Do we often ask them to apologise to each other and carry on? Often.


Where does this bad behaviour come from?

Have you ever wondered or maybe you have even seen it down the line that the issue was coming from something that was happening to the child at home? That they were being sexually abused, beaten, used as a pawn in a situation, being groomed for a gang or neglected?

You should - it happens all too often.

Maslow and his hierarchy of need shares that ‘all the pieces of the pyramid need to be in place to realise self-actualisation – to move towards our highest selves’. For our pupils, this means to be able to focus on learning and achieving.

So no wonder, when the child's safety is threatened they are unable to focus on learning.


And no wonder when their self –esteem is being rocked or totally broken –your science lesson is the last thing they want to be in.

And no wonder that as they don't feel that they belong at home, they walk around the nursery smashing up toys.

And no wonder, if they are the victim of Child Sexual Exploitation that they withdraw into themselves and blurt out nasty things to keep people away. These can end up in a playground scuffle that then ruins the lesson you had so lovingly prepared.


It happens far more often than we would like to think. Around 50 children in every state-funded school are being or will be the victim of Child Sexual Exploitation and only 10% report it at the time it takes place. (Tackling Child Exploitation –a Progress Report Feb 2017)

And we know that every member of staff in a school wants to keep pupils safe. We know that as soon as something is alluded to or disclosed that we want to help that child. We know that.

But can you say that there is space in every class in your school for your pupils to feel safe. To know someone is listening. To feel confident enough and protected to share when something unspeakable is happening to them or someone that they know?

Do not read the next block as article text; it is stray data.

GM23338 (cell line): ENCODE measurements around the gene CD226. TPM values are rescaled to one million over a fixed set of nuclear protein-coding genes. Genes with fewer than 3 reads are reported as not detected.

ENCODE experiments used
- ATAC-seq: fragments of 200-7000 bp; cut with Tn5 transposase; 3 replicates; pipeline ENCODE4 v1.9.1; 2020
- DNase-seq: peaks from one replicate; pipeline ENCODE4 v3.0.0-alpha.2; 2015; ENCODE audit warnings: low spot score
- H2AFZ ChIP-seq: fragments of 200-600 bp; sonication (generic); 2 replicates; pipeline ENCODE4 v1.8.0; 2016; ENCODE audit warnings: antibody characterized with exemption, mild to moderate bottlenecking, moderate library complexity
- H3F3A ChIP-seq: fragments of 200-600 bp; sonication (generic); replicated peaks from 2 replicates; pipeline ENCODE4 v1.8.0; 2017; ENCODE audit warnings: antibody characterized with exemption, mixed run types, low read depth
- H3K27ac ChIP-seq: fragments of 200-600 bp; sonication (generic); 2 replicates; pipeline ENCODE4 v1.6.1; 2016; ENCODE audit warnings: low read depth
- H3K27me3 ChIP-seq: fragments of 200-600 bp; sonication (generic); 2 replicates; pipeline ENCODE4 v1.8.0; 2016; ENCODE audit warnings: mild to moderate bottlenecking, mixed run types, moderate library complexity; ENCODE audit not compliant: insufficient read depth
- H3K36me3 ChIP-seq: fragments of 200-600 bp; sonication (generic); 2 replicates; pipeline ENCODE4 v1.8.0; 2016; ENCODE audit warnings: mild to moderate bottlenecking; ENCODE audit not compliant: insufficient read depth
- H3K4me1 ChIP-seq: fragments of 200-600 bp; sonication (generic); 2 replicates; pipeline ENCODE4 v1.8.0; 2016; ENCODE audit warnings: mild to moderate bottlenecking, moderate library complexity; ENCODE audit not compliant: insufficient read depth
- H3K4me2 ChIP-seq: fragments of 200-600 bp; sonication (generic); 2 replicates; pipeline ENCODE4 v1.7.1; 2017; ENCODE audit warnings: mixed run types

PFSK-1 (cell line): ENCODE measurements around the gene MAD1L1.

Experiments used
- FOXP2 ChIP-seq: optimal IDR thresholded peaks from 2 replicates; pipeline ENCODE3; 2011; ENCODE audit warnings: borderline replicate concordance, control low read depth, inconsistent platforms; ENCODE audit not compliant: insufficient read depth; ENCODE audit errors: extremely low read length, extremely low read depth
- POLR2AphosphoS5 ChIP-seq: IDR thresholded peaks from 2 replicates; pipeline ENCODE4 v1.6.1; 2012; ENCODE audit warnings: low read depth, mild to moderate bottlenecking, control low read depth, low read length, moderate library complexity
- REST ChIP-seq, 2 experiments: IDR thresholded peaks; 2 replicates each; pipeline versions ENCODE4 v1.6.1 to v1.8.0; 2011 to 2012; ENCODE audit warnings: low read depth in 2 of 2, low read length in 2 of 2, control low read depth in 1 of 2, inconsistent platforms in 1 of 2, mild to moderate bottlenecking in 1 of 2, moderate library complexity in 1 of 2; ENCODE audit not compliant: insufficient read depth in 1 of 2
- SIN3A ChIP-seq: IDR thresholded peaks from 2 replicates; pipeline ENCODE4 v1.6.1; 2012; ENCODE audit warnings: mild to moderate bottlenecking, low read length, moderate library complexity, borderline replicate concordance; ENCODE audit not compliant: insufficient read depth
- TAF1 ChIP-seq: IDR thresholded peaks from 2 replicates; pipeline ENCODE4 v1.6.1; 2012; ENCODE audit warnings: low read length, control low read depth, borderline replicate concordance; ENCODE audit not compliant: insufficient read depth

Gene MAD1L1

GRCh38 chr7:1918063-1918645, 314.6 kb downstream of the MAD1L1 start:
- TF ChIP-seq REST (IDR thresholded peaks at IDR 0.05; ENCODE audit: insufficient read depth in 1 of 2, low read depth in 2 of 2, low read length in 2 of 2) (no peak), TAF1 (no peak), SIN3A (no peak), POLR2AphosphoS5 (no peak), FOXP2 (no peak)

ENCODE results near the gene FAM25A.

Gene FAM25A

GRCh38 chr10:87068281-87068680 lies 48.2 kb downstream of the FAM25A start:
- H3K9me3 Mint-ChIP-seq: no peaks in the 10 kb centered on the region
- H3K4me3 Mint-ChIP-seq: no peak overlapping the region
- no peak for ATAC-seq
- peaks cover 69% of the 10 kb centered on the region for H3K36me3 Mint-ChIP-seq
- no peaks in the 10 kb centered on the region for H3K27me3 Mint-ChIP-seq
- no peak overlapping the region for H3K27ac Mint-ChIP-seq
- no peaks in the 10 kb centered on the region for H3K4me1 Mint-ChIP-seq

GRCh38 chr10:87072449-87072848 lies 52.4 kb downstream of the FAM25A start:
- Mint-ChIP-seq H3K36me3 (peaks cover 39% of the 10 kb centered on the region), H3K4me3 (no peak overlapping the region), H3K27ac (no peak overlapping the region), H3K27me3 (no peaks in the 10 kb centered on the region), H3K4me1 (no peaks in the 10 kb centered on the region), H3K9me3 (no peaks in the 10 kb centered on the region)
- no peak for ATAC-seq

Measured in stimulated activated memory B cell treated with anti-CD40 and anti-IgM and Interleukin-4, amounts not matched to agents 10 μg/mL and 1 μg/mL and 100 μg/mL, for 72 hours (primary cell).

50 children in every state-funded school are being or will be the victim of Child Sexual Exploitation... only 10% report it at the time it takes place.

Can you say that even in their Personal, Social, Health and Economic (PSHE) lessons, where discussions are held; that the pupils have the space held so expertly for them that disclosure is something that they CAN be brave enough to do?

I would hazard a guess that the answer is no. I would also guess that you know of staff who really could do with help here too.

It isn’t a pipe dream you know. We can create that space. We can expertly hold that space. But it takes skills, and how many of us had training in PSHE? How many of us know how to create a space where you pupils feel comfortable enough to disclose the truth behind their changes in behaviour?

Even now, our new teachers have little or no PSHE training or Child protection training.

That is something we aim to change.


Noticing and responding to sexually harmful behaviours in children

Learn how to identify sexually harmful behaviours in children and then how to handle these situations.